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FROM THE LAC ASSESSOR’S OFFICE: ADUs Gaining  Regional Attention

GRANNY FLAT: Legislation was approved and signed into law last year that paved the way for ADUs. The Act facilitates the process for homeowners to build a duplex or split their current residential lot, expanding housing options for people of all incomes that can now add units to their existing properties.

By Jeff PrangLos Angeles County Assessor

April 25, 2022~This month I’m going to be focusing on a type of new construction that’s capturing the attention of regional homeowners. It’s called the Accessory Dwelling Unit or ADU.

As a most recent Los Angeles Times article entitled “So you want to build an ADU in California? Here’s what you need to know” stated, “For whatever reason, thousands of California homeowners are adding accessory dwelling units to their property. These homes can be built for a fraction of the cost of a new house, mainly because they’re small and can be installed inside an existing house or garage.”

Commonly referred to as a “Granny Flat” or a “Guest House”, the ADU is an independent living space that must provide the basic needs for an individual such as sleeping, eating, cooking and even sanitation. 

It’s also important to remember that adding an ADU to a property is a reassessable event and therefore will affect the value of the property. 

I will address that later in the column.

Legislation was approved and signed into law last year that paved the way for ADUs. SB 9, the California Housing Opportunity and More Efficiency (HOME) Act, facilitates the process for homeowners to build a duplex or split their current residential lot, expanding housing options for people of all incomes that can now add units on their existing properties.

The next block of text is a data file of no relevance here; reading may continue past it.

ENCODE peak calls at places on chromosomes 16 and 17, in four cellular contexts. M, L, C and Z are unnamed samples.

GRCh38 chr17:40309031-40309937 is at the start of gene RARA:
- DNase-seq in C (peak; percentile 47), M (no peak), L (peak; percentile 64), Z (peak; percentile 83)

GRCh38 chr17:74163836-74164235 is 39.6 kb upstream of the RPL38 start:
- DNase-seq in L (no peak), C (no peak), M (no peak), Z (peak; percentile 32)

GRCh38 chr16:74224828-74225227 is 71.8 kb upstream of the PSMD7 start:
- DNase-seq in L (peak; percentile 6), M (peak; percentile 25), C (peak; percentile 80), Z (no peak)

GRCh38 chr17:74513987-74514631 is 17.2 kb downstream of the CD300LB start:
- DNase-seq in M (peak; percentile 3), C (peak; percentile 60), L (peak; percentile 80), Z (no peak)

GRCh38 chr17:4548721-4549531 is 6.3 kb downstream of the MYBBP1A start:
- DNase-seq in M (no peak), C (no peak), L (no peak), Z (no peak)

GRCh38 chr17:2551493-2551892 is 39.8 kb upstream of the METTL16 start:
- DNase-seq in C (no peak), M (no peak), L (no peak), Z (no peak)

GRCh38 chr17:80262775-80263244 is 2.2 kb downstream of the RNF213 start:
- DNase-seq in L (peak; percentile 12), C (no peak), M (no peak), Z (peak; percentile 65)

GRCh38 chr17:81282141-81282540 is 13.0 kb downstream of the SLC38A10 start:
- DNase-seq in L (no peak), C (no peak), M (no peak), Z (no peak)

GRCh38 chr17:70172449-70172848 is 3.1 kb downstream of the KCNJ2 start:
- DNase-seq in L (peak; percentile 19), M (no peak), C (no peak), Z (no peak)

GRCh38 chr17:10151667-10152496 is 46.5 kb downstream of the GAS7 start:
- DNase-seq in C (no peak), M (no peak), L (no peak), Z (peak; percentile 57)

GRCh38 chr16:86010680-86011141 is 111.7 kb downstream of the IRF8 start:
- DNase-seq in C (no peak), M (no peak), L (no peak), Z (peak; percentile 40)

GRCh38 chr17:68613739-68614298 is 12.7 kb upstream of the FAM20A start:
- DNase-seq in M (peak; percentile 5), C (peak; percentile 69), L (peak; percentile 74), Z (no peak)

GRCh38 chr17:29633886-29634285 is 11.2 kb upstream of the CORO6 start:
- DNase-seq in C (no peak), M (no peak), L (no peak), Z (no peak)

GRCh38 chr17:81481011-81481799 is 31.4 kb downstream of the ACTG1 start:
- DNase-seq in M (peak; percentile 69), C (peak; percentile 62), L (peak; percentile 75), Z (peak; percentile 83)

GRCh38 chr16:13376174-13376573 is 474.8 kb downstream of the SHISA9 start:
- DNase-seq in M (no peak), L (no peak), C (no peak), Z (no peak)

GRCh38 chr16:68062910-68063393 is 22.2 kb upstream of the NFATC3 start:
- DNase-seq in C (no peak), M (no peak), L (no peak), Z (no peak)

Possibly as a result of the new legislation, my office has witnessed a major increase in the interest of ADUs. 

As an example of this growing interest, the County has seen an increase of over 180% in permitted ADU’s from 2017 -2019, but with under a 20% completion rate for those who began the application process. 

To put that in perspective, there are roughly a little over 10,000 permitted ADU’s in the County, with over 1.8 million residential parcels.  

However, the large increase in interest in ADU construction and conversion has not kept pace with the outreach or the information needed to plan for these additions effectively and wisely. 

There are plenty of hurdles to overcome when planning for the construction of an ADU. 

The projects are expensive, the rules can be opaque and complex, and the bureaucratic hurdles can seem overwhelming.

A recently passed Board of Supervisor motion calls for the County to analyze the current process and provide recommendations for streamlining and making the process smoother. 

However, those plans are still in their infancy of the development and proposal stage.  

Here’s where the Assessor gets involved. 

The building of, and sometimes the alteration of an existing structure to be an ADU is considered new construction for property assessment purposes. 

When new construction, like the addition of new residential units, occurs, the property will be reassessed. 

That reassessment will change the overall value of the property and impact the resulting property taxes.

Generally, new construction is assessed using the cost approach. The costs used by the Assessor’s Office may not necessarily be your costs, but rather those typical of materials used for that quality of construction.

In general, replacing what is already there is not considered new construction. 

However, if you’re altering a garage by adding the features necessary to convert it into an ADU, such as a kitchen or bathroom, there will be an upward reassessment. 

A reassessment due to new construction does not mean your whole property will be reassessed. 

Instead, the cost to construct the ADU is used to establish its value.  

That value is then added to the existing assessed value of the land and other structures on the property. The result is a new base year value for the entire property, upon which future taxes will be based. 

The increased property taxes obviously come after the whole permitting process, but it does catch many people by surprise and can cause a lot of hardship and anguish. 

That’s why proper planning with full foresight is needed.

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